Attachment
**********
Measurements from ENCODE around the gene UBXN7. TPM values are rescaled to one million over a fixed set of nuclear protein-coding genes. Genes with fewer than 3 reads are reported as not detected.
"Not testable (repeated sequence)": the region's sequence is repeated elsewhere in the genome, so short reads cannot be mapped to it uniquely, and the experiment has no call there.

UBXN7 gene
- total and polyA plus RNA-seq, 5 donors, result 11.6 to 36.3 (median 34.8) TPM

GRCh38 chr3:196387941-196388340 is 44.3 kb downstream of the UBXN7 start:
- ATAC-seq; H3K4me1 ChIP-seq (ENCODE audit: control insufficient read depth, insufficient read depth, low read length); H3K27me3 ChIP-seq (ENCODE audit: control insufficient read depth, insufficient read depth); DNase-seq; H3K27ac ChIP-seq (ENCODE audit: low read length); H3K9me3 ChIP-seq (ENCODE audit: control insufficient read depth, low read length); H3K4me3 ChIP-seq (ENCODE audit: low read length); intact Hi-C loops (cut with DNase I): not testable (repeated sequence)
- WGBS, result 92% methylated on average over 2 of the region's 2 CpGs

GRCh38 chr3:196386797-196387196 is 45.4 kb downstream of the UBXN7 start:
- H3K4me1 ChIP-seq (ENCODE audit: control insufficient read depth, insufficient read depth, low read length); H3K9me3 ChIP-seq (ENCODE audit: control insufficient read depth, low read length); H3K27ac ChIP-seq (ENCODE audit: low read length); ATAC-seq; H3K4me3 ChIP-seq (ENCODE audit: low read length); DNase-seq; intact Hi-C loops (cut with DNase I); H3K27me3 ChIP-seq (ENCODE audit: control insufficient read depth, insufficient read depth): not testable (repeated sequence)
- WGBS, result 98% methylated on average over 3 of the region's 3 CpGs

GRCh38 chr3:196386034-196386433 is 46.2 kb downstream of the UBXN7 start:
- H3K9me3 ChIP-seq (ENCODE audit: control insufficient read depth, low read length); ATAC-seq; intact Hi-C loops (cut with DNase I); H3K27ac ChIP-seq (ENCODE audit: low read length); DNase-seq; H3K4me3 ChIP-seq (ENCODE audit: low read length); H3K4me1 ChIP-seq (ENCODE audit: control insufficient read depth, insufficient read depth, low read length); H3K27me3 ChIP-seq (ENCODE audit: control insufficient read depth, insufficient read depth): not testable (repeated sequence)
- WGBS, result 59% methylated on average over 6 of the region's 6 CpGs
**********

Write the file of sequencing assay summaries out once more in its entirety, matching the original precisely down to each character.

Measurements from ENCODE around the gene UBXN7. TPM values are rescaled to one million over a fixed set of nuclear protein-coding genes. Genes with fewer than 3 reads are reported as not detected.
"Not testable (repeated sequence)": the region's sequence is repeated elsewhere in the genome, so short reads cannot be mapped to it uniquely, and the experiment has no call there.

UBXN7 gene
- total and polyA plus RNA-seq, 5 donors, result 11.6 to 36.3 (median 34.8) TPM

GRCh38 chr3:196387941-196388340 is 44.3 kb downstream of the UBXN7 start:
- ATAC-seq; H3K4me1 ChIP-seq (ENCODE audit: control insufficient read depth, insufficient read depth, low read length); H3K27me3 ChIP-seq (ENCODE audit: control insufficient read depth, insufficient read depth); DNase-seq; H3K27ac ChIP-seq (ENCODE audit: low read length); H3K9me3 ChIP-seq (ENCODE audit: control insufficient read depth, low read length); H3K4me3 ChIP-seq (ENCODE audit: low read length); intact Hi-C loops (cut with DNase I): not testable (repeated sequence)
- WGBS, result 92% methylated on average over 2 of the region's 2 CpGs

GRCh38 chr3:196386797-196387196 is 45.4 kb downstream of the UBXN7 start:
- H3K4me1 ChIP-seq (ENCODE audit: control insufficient read depth, insufficient read depth, low read length); H3K9me3 ChIP-seq (ENCODE audit: control insufficient read depth, low read length); H3K27ac ChIP-seq (ENCODE audit: low read length); ATAC-seq; H3K4me3 ChIP-seq (ENCODE audit: low read length); DNase-seq; intact Hi-C loops (cut with DNase I); H3K27me3 ChIP-seq (ENCODE audit: control insufficient read depth, insufficient read depth): not testable (repeated sequence)
- WGBS, result 98% methylated on average over 3 of the region's 3 CpGs

GRCh38 chr3:196386034-196386433 is 46.2 kb downstream of the UBXN7 start:
- H3K9me3 ChIP-seq (ENCODE audit: control insufficient read depth, low read length); ATAC-seq; intact Hi-C loops (cut with DNase I); H3K27ac ChIP-seq (ENCODE audit: low read length); DNase-seq; H3K4me3 ChIP-seq (ENCODE audit: low read length); H3K4me1 ChIP-seq (ENCODE audit: control insufficient read depth, insufficient read depth, low read length); H3K27me3 ChIP-seq (ENCODE audit: control insufficient read depth, insufficient read depth): not testable (repeated sequence)
- WGBS, result 59% methylated on average over 6 of the region's 6 CpGs